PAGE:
I think your Douglas Adams excerpt shoots you in the foot regarding Brown's empathy. Brown's not indifferent to the existence and emotional well-being of prostitutes he patronizes. He does not sit on them all day, nor doesn't he have the slightest thought about them. Obviously he's a given great deal of thought to the those whom he's visited, the profession and its clients, and the conditions that affect them. He's spoken to them and read what former prostitutes have had to say. He regards them as individuals who can form their own decisions, and that laws restricting their trade is an infringement of personal liberties. Then he creates a 200 page polemic about it. I find that all rather empathetic.

But you may very well be right that Brown is emotionally stunted, and that he would agree with you. In all honestly, I think part of the problem I have is with the term "emotionally stunted", which sounds too clinical for my liking to be thrown about in this discussion. What exactly constitutes emotional maturity? How broad is the spectrum of emotional maturity? Who exactly defines such a thing? He definitely seems emotionally subdued, whether he's stunted or not.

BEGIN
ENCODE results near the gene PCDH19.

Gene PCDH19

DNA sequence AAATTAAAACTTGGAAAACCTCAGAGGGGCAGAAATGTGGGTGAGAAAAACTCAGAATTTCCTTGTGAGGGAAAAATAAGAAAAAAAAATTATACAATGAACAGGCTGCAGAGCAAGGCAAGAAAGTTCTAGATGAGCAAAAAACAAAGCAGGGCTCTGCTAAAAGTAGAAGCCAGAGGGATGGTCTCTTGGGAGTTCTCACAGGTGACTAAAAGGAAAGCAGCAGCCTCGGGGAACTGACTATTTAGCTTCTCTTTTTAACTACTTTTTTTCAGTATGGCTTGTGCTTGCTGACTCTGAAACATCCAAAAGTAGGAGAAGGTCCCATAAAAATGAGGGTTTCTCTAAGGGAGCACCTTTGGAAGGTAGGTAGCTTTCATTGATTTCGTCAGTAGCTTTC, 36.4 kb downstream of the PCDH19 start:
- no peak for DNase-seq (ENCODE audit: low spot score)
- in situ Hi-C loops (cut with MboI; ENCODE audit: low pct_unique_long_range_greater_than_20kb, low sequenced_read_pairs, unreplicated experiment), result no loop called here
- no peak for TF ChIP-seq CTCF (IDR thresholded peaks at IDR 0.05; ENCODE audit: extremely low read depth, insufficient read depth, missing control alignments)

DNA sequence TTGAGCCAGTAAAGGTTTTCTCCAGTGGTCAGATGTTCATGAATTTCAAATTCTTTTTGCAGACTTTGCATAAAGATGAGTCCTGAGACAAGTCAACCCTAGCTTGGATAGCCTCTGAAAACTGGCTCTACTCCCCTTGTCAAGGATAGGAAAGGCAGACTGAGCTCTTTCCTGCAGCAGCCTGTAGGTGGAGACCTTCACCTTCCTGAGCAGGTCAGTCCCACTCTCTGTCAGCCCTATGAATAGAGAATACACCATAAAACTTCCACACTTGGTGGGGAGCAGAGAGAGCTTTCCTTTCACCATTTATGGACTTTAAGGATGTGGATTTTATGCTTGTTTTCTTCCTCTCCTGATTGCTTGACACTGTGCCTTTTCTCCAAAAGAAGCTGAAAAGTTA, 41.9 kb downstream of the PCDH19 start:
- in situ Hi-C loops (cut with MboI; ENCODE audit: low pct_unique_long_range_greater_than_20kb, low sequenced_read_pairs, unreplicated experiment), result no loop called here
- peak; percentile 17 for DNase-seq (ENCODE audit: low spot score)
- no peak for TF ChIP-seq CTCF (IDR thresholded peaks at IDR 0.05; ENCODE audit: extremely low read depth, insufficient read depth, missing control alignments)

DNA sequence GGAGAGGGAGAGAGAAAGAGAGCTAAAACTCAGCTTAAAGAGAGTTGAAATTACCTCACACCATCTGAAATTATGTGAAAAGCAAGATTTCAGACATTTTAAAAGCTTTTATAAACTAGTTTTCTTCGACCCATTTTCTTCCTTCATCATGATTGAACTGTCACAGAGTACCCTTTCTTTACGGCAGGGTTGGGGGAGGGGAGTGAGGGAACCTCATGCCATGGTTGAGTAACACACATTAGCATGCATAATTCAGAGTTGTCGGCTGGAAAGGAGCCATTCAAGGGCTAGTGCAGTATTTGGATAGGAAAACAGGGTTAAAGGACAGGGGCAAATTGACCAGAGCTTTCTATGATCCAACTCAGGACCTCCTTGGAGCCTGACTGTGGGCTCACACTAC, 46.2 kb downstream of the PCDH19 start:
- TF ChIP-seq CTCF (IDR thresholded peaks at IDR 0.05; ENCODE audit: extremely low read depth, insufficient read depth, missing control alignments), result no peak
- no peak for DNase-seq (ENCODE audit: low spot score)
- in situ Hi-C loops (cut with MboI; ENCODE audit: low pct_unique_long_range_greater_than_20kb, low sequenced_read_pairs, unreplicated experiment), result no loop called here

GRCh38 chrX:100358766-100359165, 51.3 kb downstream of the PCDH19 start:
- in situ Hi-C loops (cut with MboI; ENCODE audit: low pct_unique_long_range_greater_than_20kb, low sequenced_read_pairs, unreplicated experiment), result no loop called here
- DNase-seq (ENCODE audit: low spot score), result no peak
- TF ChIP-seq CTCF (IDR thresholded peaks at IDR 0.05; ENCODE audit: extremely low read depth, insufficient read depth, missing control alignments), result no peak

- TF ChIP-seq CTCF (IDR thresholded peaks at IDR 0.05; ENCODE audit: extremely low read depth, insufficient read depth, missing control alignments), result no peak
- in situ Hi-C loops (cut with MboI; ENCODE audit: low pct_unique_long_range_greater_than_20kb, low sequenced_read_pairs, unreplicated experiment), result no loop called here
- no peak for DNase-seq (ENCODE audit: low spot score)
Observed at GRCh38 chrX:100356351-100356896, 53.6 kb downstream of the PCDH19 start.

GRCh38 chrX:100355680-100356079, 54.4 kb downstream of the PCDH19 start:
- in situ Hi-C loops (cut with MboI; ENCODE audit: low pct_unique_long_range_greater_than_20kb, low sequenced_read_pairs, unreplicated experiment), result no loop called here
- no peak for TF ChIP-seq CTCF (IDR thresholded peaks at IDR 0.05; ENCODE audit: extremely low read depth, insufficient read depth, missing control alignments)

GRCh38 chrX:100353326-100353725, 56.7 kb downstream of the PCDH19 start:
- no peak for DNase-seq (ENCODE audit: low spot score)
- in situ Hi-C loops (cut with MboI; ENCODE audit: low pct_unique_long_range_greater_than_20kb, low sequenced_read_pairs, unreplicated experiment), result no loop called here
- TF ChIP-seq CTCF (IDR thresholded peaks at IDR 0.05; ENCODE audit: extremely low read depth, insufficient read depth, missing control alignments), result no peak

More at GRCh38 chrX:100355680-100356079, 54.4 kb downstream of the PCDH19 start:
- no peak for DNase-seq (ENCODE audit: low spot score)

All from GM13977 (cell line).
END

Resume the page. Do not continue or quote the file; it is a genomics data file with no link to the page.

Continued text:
Even if Brown were emotionally stunted, I don't think it really weakens the premises on which he advocates for prostitution, and even if we disregard his own limited pre-john relationship experience as such, he's got an interesting and worthwhile case against unthinkingly accepting long-term monogamy as the healthiest or most desirable sort of sexual relationship to be had.

António Araújo said...

>Hmmm... so you agree with the medical community that prostitution will tend to cause psychological problems.
>But you assert that, based upon no evidence whatsoever, sometimes it will not.